... about 200 years before Christianity, when barbarians, clothed in skins, peopled the shores of the Baltic. The poet, however, has so far modernised the subject as to make Hamlet a Christian, and England tributary to the "sovereign majesty of Denmark." A date can therefore be easily fixed, and the costume of the tenth and eleventh centuries may be selected for the purpose. There are but few authentic records in ...
— Hamlet • William Shakespeare

... active Whig writers as Thomas Burnet and George Duckett; and even Oldmixon cannot be ruled out. Doubtless Mainwaring was the inspiring spirit—of this as well as other attacks on the group surrounding Harley. Poet, ardent Jacobite convert to Whiggism, member of the Kit Kat Club, member of Parliament, and Auditor of the Imprest, Mainwaring had a brief but full career. It included a part in the Whig Examiner and chief responsibility for the Medley. In the course of his political ...
— Reflections on Dr. Swift's Letter to Harley (1712) and The British Academy (1712) • John Oldmixon

... waters they shall glide we know not, but can only trust that in that great day of gatherings, all our craft may be moored in the harbor of peace! These thoughts bring to our minds the well known words of our beloved poet Longfellow: ...
— Silver Links • Various

... surgery, half study, I was shown to await his coming, and I found it, by a series of elaborate accidents, bestrewn with testimonies to Joe. Portrait of Mr. Specks, bust of Mr. Specks, silver cup from grateful patient to Mr. Specks, presentation sermon from local clergyman, dedication poem from local poet, dinner-card from local nobleman, tract on balance of power from local refugee, inscribed Hommage ...
— The Uncommercial Traveller • Charles Dickens

... the lines musingly, watching meanwhile their effect on Aunt Jane. Her eyes sparkled as her quick brain took in the meaning of the poet's words. ...
— Aunt Jane of Kentucky • Eliza Calvert Hall

... claims for Chretien's art have been made in some quarters that one feels disinclined to give them even an echo here. The modem reader may form his own estimate of the poet's art, and that estimate will probably not be high. Monotony, lack of proportion, vain repetitions, insufficient motivation, wearisome subtleties, and threatened, if not actual, indelicacy are among the ...
— Four Arthurian Romances - "Erec et Enide", "Cliges", "Yvain", and "Lancelot" • Chretien de Troyes

... you have suggested, and are growing as fast as they can till you come to walk under their shade," or in the library at evening, when the place beside him seems so void where she should be. Then there were other letters, speaking of —— ——, the poet, who was coming down to spend a few weeks with him, and write verses under his elms at Aylesford Grange; but in one and all Lina was the central idea round which all other interests merely turned, and the source from which all else ...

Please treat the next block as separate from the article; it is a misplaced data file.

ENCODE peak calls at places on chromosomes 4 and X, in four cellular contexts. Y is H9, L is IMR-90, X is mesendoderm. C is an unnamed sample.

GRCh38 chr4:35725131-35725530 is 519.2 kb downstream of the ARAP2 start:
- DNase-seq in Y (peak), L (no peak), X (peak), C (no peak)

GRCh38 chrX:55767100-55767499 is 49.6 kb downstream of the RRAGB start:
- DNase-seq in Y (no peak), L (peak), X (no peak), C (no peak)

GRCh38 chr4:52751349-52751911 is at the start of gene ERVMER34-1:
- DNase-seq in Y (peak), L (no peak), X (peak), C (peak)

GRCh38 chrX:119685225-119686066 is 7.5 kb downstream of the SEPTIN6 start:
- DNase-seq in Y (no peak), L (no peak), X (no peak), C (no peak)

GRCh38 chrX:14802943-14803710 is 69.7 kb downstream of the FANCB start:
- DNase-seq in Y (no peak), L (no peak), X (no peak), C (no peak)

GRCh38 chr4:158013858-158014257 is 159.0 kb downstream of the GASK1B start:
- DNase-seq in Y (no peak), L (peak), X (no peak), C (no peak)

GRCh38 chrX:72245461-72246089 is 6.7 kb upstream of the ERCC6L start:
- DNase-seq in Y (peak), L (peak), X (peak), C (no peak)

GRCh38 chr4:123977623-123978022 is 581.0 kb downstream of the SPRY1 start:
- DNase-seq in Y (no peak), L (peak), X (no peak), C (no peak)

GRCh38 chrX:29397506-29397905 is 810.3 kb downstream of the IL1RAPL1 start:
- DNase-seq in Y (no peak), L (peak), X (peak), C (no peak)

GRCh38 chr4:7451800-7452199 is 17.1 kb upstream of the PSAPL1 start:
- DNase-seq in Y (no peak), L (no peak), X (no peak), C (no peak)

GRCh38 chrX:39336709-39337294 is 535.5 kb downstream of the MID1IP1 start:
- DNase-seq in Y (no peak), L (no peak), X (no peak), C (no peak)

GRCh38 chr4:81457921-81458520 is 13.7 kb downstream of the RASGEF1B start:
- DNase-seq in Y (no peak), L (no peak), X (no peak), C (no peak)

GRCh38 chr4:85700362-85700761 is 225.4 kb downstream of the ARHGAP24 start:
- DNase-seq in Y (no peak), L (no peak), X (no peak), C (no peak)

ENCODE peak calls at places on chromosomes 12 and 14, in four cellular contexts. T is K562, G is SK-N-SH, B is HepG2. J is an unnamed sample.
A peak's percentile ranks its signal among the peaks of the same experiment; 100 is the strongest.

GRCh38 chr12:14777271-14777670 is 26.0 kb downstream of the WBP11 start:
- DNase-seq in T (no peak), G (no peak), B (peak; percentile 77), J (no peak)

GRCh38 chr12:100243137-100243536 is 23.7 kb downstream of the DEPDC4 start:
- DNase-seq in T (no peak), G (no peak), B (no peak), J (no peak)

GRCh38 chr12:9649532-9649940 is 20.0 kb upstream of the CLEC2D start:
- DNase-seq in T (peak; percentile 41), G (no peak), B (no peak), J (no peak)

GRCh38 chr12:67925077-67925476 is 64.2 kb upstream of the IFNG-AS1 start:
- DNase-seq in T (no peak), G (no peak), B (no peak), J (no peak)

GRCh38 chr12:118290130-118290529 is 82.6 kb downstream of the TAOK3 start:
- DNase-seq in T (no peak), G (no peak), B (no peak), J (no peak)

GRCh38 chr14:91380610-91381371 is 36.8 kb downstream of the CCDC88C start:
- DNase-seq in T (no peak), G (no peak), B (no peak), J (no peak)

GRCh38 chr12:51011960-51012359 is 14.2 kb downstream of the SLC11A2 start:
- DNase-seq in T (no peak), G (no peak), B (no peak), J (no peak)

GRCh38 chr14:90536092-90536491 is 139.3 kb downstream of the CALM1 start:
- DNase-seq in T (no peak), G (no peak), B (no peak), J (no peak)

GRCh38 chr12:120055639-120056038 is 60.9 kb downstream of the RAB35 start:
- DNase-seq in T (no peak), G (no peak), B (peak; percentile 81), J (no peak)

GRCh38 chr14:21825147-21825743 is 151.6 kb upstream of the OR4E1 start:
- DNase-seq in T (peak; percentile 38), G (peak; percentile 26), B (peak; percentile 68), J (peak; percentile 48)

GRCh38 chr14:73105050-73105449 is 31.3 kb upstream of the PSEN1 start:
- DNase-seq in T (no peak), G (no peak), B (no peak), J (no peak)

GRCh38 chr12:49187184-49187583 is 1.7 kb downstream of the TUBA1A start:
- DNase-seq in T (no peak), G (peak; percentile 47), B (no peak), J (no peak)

— The Atlantic Monthly, Volume 14, No. 85, November, 1864 • Various

... beauty,—pulverized horse-radish,—why, it would make a nose of the coldest constitution imaginable sneeze like a washed school-boy on a Saturday night.—Ah, this is better, my princess: there is some courtesy in this snuff; it flatters the brain like a poet's dedication. Right, Devereux, right, there is something infectious in the atmosphere; one catches good humour as easily as if it were cold. Shall we stroll on?—my Clelia is on the other side ...
— Devereux, Complete • Edward Bulwer-Lytton

... for the purpose, "sicut lauris, hederae, et alia in hunc usum nota pastoribus." This is noticed by Mr Jones, who gives it as his opinion that the lauris, here spoken of, is the bay-tree, which, according to the poet Lucretius, is remarkable for its inflammability. The reader may desire to see the opinion of Mr Jones as to the origin of man's acquaintance with fire.—It is certainly worthy of consideration, and supposing it restricted to the parent of our race, and his immediate ...
— A General History and Collection of Voyages and Travels, Vol. 13 • Robert Kerr

... Neapolitan poet and epigrammatist, who could not—his times being what they were—be expected to overlook the fact that in these slanderous rumours of incest was excellent matter for epigrammatical verse. Therefore, he crystallized them into lines which, whilst doing ...
— The Life of Cesare Borgia • Raphael Sabatini